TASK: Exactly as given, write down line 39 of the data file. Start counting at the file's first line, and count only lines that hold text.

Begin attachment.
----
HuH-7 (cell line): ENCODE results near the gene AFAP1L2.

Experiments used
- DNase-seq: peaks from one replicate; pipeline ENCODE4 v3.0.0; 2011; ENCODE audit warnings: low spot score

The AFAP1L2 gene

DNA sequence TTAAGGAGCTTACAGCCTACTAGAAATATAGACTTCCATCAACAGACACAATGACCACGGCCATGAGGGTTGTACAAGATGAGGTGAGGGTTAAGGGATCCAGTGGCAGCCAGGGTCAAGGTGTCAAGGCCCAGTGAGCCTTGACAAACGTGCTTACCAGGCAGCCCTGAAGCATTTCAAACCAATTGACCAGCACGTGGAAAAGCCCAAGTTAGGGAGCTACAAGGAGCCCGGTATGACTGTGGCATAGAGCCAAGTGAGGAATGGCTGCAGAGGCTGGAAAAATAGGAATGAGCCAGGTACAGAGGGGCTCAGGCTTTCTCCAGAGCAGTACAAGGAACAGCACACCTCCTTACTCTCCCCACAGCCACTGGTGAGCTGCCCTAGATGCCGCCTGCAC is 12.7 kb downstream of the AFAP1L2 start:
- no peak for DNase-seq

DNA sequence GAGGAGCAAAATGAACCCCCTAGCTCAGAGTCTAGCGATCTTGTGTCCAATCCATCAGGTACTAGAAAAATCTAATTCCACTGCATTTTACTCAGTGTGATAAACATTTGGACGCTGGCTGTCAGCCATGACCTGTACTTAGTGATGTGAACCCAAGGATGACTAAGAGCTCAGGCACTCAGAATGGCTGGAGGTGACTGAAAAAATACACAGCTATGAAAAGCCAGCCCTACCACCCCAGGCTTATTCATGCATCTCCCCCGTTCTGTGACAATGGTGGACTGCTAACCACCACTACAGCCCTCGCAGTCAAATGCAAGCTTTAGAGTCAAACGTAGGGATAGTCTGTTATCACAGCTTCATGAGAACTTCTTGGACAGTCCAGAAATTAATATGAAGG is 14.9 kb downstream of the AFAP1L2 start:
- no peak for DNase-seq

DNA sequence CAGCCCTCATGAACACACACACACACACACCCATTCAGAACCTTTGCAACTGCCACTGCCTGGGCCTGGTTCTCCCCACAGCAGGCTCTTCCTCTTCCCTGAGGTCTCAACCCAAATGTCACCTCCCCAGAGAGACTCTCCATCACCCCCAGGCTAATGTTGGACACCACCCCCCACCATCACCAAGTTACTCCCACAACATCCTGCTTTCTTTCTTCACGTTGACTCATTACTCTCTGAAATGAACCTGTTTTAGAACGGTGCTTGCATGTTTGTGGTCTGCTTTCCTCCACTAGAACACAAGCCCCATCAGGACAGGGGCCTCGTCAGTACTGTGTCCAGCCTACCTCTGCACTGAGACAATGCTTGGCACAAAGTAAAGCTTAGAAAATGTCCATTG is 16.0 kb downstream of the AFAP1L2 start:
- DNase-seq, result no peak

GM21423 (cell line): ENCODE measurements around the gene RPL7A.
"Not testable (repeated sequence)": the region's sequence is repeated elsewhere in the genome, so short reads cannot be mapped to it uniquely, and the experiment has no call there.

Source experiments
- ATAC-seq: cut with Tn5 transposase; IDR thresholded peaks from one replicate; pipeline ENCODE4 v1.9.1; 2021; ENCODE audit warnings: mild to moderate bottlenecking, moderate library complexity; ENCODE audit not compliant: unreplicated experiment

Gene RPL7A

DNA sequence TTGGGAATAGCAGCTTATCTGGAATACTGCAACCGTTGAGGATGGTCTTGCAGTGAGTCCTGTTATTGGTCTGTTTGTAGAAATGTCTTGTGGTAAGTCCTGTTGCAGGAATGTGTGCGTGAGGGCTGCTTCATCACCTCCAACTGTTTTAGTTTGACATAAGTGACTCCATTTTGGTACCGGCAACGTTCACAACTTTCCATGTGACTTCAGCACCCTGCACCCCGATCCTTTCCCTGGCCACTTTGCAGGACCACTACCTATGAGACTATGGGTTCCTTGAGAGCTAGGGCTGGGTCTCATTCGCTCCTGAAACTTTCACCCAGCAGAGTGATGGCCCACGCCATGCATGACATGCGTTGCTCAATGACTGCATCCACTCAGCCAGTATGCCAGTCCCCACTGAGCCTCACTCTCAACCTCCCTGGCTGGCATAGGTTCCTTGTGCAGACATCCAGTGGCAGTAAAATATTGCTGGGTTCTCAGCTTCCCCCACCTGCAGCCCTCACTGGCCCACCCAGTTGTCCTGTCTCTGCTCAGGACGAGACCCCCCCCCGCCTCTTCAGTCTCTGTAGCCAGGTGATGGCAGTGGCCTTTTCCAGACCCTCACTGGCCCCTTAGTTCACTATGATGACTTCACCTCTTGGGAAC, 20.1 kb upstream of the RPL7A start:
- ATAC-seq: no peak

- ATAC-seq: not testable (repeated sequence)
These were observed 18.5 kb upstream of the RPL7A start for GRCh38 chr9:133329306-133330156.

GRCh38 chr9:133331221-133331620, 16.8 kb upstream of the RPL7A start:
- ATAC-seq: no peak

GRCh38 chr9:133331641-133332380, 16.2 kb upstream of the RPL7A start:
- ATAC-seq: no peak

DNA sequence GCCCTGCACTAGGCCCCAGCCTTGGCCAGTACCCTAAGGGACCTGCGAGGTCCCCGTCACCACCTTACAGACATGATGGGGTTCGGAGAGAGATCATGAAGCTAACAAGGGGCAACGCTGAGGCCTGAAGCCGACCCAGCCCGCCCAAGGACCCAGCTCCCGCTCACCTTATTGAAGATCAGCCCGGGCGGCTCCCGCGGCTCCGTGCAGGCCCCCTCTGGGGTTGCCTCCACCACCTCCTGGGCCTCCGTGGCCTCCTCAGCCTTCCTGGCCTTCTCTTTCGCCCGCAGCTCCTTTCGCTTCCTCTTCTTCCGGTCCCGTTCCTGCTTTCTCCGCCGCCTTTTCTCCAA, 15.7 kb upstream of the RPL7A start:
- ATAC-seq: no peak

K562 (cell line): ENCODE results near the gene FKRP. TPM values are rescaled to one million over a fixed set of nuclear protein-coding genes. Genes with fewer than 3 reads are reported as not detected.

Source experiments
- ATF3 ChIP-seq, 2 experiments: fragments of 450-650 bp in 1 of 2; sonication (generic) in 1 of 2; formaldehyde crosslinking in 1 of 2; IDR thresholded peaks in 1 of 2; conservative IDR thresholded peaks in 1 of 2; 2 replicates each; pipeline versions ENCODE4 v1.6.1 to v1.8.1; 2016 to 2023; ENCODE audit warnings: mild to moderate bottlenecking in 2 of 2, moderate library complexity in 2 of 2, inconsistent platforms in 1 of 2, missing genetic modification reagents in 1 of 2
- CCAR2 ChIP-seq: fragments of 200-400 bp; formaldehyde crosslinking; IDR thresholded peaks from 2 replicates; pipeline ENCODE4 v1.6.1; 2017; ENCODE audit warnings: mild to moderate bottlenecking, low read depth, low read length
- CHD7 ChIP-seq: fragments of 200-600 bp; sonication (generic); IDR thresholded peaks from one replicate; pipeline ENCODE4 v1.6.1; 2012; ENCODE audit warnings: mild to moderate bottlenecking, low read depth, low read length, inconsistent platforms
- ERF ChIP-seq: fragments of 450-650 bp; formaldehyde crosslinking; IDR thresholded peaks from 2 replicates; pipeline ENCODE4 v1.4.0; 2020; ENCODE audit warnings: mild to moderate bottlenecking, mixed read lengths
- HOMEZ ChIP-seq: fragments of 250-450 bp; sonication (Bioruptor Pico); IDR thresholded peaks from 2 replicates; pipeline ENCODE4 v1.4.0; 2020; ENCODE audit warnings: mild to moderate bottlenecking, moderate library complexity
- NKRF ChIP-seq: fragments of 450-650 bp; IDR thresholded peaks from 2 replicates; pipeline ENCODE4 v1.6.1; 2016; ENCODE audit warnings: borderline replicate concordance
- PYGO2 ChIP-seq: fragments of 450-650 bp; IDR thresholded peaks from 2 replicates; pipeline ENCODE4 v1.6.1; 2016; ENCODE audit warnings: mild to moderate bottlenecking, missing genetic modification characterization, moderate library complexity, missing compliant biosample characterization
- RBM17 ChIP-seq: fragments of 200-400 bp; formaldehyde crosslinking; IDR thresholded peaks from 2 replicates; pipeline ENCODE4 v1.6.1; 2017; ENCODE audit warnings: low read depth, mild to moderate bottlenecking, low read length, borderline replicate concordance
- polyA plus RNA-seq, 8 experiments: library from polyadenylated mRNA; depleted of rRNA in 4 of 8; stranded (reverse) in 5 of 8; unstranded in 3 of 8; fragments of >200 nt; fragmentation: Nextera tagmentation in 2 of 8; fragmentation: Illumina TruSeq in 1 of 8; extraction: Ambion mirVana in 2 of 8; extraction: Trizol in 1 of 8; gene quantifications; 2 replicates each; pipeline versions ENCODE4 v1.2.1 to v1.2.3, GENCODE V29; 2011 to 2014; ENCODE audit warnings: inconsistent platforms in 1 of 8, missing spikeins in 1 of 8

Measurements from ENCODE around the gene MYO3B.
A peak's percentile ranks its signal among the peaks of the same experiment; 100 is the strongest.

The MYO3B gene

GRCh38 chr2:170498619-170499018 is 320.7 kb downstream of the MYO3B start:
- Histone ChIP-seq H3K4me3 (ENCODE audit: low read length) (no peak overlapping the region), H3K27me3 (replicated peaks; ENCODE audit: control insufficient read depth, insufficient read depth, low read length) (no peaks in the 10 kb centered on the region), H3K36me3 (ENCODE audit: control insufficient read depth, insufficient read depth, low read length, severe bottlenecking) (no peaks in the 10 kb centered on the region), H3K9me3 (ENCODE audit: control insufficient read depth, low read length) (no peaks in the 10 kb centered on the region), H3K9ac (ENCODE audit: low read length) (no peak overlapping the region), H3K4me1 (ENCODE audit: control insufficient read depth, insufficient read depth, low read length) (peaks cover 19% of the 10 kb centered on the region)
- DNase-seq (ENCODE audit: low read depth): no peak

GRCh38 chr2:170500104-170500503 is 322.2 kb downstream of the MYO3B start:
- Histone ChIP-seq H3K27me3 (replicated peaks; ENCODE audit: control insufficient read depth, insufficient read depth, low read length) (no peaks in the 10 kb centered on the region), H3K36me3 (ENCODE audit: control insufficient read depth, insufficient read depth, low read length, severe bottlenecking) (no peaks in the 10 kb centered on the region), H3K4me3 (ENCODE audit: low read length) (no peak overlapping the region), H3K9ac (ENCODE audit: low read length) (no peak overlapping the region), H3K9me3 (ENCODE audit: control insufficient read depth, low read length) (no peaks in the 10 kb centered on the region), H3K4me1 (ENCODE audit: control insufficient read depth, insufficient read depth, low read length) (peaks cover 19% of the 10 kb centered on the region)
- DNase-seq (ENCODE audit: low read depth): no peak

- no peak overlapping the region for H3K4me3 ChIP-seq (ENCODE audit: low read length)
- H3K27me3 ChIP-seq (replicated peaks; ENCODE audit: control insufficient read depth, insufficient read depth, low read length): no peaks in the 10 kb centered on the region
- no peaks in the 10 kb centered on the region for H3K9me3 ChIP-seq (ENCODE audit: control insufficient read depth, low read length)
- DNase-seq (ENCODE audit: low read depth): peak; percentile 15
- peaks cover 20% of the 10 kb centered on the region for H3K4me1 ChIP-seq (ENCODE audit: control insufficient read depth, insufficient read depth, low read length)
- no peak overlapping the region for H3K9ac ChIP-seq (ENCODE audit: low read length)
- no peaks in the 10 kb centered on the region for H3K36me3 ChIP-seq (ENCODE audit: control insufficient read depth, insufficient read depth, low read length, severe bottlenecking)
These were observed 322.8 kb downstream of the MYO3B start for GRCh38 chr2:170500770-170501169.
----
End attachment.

The MYO3B gene